PubMed  Google Scholar 

  • Fassler, R. et al. Differentiation and integrity of cardiac muscle cells are impaired in the absence of beta(1) integrin. J. Cell Sci. 109, 2989–2999 (1996).

    PubMed  Google Scholar 

  • Lutolf, M. P., Gilbert, P. M. & Blau, H. M. Designing materials to direct stem-cell fate. Nature 462, 433–441 (2009).

    ADS  CAS  PubMed  PubMed Central  Google Scholar 

  • Saha, K. et al. Substrate modulus directs neural stem cell behavior. Biophys. J. 95, 4426–4438 (2008).

    ADS  CAS  PubMed  PubMed Central  Google Scholar 

  • Khatiwala, C. B., Kim, P. D., Peyton, S. R. & Putnam, A. J. ECM compliance regulates osteogenesis by influencing MAPK signaling downstream of RhoA and ROCK. J. Bone Miner. Res. 24, 886–898 (2009).

    CAS  PubMed  Google Scholar 

  • Engler, A. J. et al. Embryonic cardiomyocytes beat best on a matrix with heart-like elasticity: scar-like rigidity inhibits beating. J. Cell Sci. 121, 3794–3802 (2008).

    CAS  PubMed  Google Scholar 

  • Trappmann, B. et al. Extracellular-matrix tethering regulates stem-cell fate. Nat. Mater. 11, 642–649 (2012).

    ADS  CAS  PubMed  Google Scholar 

  • Schenk, S. & Quaranta, V. Tales from the crypt[ic] sites of the extracellular matrix. Trends Cell Biol. 13, 366–375 (2003).

    CAS  PubMed  Google Scholar 

  • Watanabe, K. et al. A ROCK inhibitor permits survival of dissociated human embryonic stem cells. Nat. Biotechnol. 25, 681–686 (2007).

    CAS  PubMed  Google Scholar 

  • Burdick, J. A. & Murphy, W. L. Moving from static to dynamic complexity in hydrogel design. Nat. Commun. 3, 1269 (2012).

    ADS  PubMed  Google Scholar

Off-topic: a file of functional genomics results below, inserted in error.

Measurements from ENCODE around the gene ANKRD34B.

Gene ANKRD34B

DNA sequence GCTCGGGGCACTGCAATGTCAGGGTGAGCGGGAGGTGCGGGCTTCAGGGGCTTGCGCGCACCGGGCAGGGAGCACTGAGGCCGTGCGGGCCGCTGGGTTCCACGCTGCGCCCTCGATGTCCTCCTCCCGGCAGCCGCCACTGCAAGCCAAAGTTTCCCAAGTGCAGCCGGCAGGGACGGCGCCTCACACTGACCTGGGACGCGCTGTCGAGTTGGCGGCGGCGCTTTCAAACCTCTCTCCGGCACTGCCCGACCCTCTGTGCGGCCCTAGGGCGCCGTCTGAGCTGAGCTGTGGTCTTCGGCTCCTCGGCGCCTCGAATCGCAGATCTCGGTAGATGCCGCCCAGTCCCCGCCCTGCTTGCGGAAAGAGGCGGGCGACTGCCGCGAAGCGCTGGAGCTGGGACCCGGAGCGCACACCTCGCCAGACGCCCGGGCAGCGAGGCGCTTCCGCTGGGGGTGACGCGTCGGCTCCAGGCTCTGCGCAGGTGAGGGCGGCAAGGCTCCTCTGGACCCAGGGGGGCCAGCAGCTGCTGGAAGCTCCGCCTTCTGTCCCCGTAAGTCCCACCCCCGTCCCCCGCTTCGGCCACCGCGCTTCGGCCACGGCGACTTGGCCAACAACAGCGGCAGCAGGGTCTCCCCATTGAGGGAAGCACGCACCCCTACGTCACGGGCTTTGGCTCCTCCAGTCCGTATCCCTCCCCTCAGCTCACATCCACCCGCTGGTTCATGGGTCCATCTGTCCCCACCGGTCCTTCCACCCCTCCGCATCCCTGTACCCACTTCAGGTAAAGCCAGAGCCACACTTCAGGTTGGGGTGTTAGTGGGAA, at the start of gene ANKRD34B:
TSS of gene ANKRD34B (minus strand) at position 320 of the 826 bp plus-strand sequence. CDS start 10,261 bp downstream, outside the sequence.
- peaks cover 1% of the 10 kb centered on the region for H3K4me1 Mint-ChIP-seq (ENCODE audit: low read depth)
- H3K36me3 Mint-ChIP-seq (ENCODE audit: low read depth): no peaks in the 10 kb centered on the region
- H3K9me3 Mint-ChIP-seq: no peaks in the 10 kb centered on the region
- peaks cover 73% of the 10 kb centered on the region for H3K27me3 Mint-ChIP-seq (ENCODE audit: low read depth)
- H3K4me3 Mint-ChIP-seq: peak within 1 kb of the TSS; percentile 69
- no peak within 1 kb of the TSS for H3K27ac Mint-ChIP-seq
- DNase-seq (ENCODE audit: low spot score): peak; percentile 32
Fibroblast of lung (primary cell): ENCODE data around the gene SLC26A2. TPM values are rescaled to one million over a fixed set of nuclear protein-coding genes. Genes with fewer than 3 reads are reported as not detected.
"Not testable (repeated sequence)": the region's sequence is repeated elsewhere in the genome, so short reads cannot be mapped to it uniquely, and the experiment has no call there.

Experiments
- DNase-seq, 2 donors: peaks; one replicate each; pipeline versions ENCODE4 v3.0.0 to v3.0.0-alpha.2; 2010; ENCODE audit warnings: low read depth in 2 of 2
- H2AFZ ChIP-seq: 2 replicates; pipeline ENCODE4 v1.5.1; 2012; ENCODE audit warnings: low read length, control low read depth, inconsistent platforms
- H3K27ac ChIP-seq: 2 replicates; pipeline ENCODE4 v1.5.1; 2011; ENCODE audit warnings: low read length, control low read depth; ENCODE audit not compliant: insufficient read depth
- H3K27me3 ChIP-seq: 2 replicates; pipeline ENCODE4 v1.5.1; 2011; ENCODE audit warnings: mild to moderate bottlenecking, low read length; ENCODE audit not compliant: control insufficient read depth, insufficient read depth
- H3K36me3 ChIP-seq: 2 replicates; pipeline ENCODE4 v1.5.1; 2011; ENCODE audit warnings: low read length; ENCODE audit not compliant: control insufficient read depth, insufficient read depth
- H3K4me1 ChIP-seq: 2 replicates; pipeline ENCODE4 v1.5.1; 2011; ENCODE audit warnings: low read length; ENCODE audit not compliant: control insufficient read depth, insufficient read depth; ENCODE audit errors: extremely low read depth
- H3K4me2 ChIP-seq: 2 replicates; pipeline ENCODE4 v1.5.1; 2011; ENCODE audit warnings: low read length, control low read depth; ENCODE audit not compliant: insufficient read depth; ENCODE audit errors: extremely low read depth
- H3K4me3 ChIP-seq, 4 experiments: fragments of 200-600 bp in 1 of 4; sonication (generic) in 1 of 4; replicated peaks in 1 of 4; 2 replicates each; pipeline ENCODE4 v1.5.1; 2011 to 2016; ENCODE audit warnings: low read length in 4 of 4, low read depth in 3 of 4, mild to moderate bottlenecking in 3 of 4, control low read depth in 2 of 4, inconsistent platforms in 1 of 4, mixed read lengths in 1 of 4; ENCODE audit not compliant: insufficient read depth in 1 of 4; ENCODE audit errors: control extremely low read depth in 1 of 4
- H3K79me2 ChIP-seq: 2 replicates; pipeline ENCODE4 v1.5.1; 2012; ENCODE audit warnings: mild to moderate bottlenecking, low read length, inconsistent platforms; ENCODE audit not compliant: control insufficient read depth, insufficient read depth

• Tibbitt, M. W. & Anseth, K. S. Dynamic microenvironments: the fourth dimension. Sci. Transl. Med. 4, 160ps124 (2012).

    Google Scholar 

  • Young, J. L. & Engler, A. J. Hydrogels with time-dependent material properties enhance cardiomyocyte differentiation in vitro. Biomaterials 32, 1002–1009 (2011).

    CAS  PubMed  Google Scholar 

Download references


We gratefully acknowledge funding from the University of Michigan for this study. Y.P.K. was supported by the American Heart Association through the Midwest Affiliate Postdoctoral Fellowship. R.K.S. was partially supported by a pre-doctoral fellowship from the NIH (NIDCR)-funded Tissue Engineering and Regeneration training program (T32-DE007057) at the University of Michigan.

Author information

Authors and Affiliations



Y.P.K. and A.J.P. conceived of the study and designed the experiments. Y.P.K., B.C. and R.K.S. performed experiments and analyzed data. Y.P.K. and A.J.P. wrote the manuscript.

Ethics declarations

Competing interests

The authors declare no competing financial interests.

Electronic supplementary material

Supplementary Information

Supplementary information

Supplementary Information

Supplementary movie S1

Supplementary Information

Supplementary movie S2

Rights and permissions

This work is licensed under a Creative Commons Attribution-NonCommercial-NoDerivs 3.0 Unported License. To view a copy of this license, visit

Reprints and Permissions

About this article

Cite this article

Kong, Y., Carrion, B., Singh, R. et al. Matrix identity and tractional forces influence indirect cardiac reprogramming. Sci Rep 3, 3474 (2013).

Download citation

  • Received:

  • Accepted:

  • Published:

  • DOI:

Further reading


By submitting a comment you agree to abide by our Terms and Community Guidelines. If you find something abusive or that does not comply with our terms or guidelines please flag it as inappropriate.


Quick links

Nature Briefing

Sign up for the Nature Briefing newsletter — what matters in science, free to your inbox daily.

Get the most important science stories of the day, free in your inbox. Sign up for Nature Briefing